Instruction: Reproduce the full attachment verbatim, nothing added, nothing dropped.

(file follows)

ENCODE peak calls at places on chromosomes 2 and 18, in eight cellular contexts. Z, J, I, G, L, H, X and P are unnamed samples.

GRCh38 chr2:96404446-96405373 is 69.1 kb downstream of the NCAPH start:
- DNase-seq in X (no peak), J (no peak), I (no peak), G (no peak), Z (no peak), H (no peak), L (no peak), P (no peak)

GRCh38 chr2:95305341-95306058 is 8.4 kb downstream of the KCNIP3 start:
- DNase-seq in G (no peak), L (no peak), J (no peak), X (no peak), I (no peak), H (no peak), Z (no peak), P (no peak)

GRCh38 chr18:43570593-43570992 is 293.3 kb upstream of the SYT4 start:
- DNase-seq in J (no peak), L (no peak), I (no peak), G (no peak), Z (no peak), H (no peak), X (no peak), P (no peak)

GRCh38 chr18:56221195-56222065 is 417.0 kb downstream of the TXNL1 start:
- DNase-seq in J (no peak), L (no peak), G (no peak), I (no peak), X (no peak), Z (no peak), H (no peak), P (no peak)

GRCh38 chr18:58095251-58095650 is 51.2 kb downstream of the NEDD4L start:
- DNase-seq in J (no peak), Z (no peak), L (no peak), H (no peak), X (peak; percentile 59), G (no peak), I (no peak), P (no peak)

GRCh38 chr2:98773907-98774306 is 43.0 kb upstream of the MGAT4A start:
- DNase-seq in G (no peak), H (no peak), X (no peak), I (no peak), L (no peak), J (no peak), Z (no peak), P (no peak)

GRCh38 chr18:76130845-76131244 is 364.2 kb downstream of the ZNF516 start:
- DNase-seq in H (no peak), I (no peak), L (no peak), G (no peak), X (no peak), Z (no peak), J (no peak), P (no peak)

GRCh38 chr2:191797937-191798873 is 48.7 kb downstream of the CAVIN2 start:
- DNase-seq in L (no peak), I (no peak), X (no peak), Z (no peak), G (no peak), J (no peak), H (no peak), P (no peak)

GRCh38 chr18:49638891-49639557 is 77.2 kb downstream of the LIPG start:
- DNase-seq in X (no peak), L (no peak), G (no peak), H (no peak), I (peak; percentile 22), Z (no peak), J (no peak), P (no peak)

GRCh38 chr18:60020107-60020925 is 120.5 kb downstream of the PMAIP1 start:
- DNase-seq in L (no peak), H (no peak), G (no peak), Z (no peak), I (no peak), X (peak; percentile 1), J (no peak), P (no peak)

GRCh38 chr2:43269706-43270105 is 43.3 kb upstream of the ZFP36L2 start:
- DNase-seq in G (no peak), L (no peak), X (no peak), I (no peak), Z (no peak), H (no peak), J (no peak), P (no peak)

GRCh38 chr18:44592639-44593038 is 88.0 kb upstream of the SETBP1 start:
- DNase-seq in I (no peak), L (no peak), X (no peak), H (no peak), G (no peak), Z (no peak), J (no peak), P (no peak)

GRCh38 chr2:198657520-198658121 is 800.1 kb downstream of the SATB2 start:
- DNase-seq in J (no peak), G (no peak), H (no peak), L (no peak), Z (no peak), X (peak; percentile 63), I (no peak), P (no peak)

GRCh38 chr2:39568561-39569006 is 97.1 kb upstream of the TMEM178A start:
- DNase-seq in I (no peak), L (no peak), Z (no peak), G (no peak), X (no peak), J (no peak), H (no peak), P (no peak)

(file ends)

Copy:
ENCODE peak calls at places on chromosomes 2 and 18, in eight cellular contexts. Z, J, I, G, L, H, X and P are unnamed samples.

GRCh38 chr2:96404446-96405373 is 69.1 kb downstream of the NCAPH start:
- DNase-seq in X (no peak), J (no peak), I (no peak), G (no peak), Z (no peak), H (no peak), L (no peak), P (no peak)

GRCh38 chr2:95305341-95306058 is 8.4 kb downstream of the KCNIP3 start:
- DNase-seq in G (no peak), L (no peak), J (no peak), X (no peak), I (no peak), H (no peak), Z (no peak), P (no peak)

GRCh38 chr18:43570593-43570992 is 293.3 kb upstream of the SYT4 start:
- DNase-seq in J (no peak), L (no peak), I (no peak), G (no peak), Z (no peak), H (no peak), X (no peak), P (no peak)

GRCh38 chr18:56221195-56222065 is 417.0 kb downstream of the TXNL1 start:
- DNase-seq in J (no peak), L (no peak), G (no peak), I (no peak), X (no peak), Z (no peak), H (no peak), P (no peak)

GRCh38 chr18:58095251-58095650 is 51.2 kb downstream of the NEDD4L start:
- DNase-seq in J (no peak), Z (no peak), L (no peak), H (no peak), X (peak; percentile 59), G (no peak), I (no peak), P (no peak)

GRCh38 chr2:98773907-98774306 is 43.0 kb upstream of the MGAT4A start:
- DNase-seq in G (no peak), H (no peak), X (no peak), I (no peak), L (no peak), J (no peak), Z (no peak), P (no peak)

GRCh38 chr18:76130845-76131244 is 364.2 kb downstream of the ZNF516 start:
- DNase-seq in H (no peak), I (no peak), L (no peak), G (no peak), X (no peak), Z (no peak), J (no peak), P (no peak)

GRCh38 chr2:191797937-191798873 is 48.7 kb downstream of the CAVIN2 start:
- DNase-seq in L (no peak), I (no peak), X (no peak), Z (no peak), G (no peak), J (no peak), H (no peak), P (no peak)

GRCh38 chr18:49638891-49639557 is 77.2 kb downstream of the LIPG start:
- DNase-seq in X (no peak), L (no peak), G (no peak), H (no peak), I (peak; percentile 22), Z (no peak), J (no peak), P (no peak)

GRCh38 chr18:60020107-60020925 is 120.5 kb downstream of the PMAIP1 start:
- DNase-seq in L (no peak), H (no peak), G (no peak), Z (no peak), I (no peak), X (peak; percentile 1), J (no peak), P (no peak)

GRCh38 chr2:43269706-43270105 is 43.3 kb upstream of the ZFP36L2 start:
- DNase-seq in G (no peak), L (no peak), X (no peak), I (no peak), Z (no peak), H (no peak), J (no peak), P (no peak)

GRCh38 chr18:44592639-44593038 is 88.0 kb upstream of the SETBP1 start:
- DNase-seq in I (no peak), L (no peak), X (no peak), H (no peak), G (no peak), Z (no peak), J (no peak), P (no peak)

GRCh38 chr2:198657520-198658121 is 800.1 kb downstream of the SATB2 start:
- DNase-seq in J (no peak), G (no peak), H (no peak), L (no peak), Z (no peak), X (peak; percentile 63), I (no peak), P (no peak)

GRCh38 chr2:39568561-39569006 is 97.1 kb upstream of the TMEM178A start:
- DNase-seq in I (no peak), L (no peak), Z (no peak), G (no peak), X (no peak), J (no peak), H (no peak), P (no peak)